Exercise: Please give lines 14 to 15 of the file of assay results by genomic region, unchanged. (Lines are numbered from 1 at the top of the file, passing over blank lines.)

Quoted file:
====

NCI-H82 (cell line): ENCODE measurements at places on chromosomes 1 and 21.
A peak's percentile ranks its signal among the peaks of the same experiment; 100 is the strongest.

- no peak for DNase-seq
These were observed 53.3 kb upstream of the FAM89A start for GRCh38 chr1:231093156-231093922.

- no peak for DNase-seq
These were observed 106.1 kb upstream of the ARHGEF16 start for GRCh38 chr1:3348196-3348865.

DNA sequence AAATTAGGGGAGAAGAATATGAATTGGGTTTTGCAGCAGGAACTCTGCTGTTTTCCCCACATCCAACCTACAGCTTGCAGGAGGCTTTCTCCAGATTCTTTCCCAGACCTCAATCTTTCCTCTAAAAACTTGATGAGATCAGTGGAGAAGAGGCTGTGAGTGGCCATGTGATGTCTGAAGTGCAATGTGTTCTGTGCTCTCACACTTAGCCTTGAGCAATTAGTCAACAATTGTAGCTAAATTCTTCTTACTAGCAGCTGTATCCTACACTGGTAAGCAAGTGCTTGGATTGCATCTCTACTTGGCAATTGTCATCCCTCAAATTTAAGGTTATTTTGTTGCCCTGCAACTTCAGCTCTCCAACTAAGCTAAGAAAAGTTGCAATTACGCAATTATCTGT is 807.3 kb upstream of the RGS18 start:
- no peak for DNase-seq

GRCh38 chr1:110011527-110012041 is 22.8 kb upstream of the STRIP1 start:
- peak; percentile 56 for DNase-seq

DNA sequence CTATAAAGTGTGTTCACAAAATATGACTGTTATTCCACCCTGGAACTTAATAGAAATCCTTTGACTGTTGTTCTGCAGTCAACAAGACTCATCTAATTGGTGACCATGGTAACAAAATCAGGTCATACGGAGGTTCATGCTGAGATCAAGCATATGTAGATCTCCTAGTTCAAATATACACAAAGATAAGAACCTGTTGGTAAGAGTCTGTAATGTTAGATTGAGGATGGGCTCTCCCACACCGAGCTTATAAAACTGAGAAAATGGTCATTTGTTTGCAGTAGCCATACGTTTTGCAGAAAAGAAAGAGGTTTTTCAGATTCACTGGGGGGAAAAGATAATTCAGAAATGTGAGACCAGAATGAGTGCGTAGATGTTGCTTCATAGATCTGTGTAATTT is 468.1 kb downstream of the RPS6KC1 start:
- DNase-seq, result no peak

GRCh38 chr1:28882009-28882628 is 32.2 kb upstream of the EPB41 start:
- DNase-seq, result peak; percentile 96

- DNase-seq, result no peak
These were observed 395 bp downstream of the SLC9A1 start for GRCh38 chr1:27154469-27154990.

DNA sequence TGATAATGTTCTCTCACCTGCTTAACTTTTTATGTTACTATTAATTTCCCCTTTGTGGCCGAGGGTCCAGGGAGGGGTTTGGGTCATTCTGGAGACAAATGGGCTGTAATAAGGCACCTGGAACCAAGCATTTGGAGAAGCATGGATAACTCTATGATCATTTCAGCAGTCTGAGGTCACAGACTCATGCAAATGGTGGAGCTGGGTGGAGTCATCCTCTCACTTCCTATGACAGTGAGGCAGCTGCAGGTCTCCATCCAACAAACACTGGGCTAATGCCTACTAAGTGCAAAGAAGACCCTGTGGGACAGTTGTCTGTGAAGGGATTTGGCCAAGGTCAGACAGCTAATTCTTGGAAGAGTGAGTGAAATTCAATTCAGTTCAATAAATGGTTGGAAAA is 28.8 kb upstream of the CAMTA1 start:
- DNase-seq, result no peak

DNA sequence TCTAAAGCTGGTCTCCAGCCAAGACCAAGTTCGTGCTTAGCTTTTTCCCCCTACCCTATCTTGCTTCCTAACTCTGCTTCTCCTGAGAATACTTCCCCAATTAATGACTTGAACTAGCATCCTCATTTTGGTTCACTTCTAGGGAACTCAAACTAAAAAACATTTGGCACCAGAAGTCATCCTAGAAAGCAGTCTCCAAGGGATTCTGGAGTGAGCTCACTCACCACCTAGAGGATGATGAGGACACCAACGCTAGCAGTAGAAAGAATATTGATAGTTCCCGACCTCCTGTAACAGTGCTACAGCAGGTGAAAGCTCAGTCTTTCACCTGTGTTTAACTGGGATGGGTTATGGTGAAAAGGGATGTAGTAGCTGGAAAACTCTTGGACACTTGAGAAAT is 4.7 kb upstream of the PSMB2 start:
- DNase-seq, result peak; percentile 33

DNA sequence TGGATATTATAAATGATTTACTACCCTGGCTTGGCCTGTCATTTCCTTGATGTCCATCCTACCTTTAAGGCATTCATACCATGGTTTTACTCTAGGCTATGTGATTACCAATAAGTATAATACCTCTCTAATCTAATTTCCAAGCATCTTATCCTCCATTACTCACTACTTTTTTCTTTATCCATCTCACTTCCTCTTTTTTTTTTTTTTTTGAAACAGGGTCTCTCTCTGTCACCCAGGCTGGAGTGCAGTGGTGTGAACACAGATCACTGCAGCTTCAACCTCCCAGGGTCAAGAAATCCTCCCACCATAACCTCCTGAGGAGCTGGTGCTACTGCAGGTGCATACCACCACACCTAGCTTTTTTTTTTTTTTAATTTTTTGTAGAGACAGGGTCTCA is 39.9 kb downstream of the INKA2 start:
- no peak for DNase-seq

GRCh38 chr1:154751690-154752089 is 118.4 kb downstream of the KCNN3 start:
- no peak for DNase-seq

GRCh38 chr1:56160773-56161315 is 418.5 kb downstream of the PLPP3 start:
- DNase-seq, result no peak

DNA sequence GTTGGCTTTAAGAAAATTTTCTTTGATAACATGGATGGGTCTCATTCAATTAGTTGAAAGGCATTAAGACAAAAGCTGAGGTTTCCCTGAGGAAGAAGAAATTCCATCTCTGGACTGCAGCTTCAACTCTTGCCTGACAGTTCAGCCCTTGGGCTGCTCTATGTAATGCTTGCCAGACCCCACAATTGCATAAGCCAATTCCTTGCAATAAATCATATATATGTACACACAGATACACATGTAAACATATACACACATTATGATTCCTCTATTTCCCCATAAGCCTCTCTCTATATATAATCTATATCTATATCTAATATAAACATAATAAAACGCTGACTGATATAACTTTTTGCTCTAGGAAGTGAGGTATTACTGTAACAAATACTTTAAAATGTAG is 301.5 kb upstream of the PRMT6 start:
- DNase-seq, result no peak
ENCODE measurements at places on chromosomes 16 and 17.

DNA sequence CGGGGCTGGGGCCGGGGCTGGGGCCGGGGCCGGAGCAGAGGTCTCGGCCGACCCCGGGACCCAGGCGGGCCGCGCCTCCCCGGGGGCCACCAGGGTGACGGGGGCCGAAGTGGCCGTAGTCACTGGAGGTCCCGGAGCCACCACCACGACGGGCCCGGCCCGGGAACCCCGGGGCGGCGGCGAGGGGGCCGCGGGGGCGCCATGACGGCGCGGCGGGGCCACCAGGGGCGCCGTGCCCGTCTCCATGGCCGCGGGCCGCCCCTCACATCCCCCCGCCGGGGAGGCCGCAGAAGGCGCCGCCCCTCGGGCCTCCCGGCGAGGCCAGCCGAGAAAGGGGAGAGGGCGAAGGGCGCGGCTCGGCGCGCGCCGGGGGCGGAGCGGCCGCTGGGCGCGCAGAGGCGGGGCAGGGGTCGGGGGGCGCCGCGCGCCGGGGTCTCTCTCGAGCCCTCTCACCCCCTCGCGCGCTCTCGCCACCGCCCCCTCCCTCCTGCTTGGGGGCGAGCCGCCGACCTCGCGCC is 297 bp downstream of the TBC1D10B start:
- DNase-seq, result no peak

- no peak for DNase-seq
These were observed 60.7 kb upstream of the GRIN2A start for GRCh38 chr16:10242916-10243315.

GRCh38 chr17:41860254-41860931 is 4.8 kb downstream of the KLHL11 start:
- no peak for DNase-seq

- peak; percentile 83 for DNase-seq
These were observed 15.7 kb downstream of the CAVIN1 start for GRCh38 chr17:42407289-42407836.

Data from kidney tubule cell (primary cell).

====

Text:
- DNase-seq, result peak; percentile 96

- DNase-seq, result no peak